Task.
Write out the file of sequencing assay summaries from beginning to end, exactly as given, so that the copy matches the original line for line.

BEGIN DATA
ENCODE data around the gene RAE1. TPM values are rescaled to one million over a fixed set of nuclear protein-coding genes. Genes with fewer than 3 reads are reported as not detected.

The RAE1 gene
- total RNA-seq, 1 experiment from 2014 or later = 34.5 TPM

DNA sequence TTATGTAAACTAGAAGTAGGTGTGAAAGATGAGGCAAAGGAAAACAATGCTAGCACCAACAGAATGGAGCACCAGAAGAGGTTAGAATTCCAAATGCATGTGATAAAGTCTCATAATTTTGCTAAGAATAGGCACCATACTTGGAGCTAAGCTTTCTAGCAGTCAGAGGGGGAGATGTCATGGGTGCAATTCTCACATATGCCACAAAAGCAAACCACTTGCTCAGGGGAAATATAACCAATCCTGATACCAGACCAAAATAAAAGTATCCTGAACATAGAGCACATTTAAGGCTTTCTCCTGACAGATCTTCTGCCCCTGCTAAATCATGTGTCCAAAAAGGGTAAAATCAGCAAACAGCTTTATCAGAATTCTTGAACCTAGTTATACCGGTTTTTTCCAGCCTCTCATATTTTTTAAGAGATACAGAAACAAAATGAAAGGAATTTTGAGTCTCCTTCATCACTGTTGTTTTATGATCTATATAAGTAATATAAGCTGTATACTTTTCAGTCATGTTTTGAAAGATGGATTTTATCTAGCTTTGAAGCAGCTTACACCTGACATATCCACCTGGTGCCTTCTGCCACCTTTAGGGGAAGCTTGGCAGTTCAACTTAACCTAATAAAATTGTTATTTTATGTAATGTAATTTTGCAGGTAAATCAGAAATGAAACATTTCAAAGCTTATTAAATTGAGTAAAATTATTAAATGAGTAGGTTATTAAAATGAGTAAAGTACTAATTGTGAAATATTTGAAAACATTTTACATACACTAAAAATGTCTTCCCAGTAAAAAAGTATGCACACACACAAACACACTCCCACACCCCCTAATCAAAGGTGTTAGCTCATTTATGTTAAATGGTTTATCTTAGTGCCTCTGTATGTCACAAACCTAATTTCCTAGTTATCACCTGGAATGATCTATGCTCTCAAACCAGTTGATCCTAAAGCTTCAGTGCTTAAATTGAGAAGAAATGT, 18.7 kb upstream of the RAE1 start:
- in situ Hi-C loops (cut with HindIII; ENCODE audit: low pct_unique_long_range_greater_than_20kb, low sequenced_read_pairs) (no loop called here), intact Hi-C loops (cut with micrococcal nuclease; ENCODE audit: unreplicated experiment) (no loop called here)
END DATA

ENCODE data around the gene RAE1. TPM values are rescaled to one million over a fixed set of nuclear protein-coding genes. Genes with fewer than 3 reads are reported as not detected.

The RAE1 gene
- total RNA-seq, 1 experiment from 2014 or later = 34.5 TPM

DNA sequence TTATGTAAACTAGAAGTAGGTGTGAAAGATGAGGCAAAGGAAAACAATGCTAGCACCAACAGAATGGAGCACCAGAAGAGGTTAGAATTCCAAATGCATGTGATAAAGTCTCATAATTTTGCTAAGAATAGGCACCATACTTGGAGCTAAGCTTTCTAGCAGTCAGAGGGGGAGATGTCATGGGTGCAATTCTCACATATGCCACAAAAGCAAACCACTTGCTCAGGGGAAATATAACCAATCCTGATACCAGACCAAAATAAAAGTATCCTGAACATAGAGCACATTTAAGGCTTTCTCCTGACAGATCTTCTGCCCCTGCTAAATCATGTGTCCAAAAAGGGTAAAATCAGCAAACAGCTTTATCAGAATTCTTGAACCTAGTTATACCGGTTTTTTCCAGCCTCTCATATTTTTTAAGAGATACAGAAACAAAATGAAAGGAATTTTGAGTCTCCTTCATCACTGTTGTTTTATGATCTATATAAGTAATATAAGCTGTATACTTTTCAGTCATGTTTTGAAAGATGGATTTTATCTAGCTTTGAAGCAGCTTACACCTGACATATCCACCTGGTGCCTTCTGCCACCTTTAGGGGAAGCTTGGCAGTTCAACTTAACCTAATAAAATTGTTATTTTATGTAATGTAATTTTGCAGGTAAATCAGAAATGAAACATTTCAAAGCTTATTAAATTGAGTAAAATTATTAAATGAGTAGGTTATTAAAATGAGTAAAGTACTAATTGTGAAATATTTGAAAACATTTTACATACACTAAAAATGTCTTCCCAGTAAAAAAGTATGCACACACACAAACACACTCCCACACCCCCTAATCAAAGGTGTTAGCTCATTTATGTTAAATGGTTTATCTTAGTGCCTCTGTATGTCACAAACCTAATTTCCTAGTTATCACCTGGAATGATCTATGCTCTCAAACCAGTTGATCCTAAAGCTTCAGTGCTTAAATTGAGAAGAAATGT, 18.7 kb upstream of the RAE1 start:
- in situ Hi-C loops (cut with HindIII; ENCODE audit: low pct_unique_long_range_greater_than_20kb, low sequenced_read_pairs) (no loop called here), intact Hi-C loops (cut with micrococcal nuclease; ENCODE audit: unreplicated experiment) (no loop called here)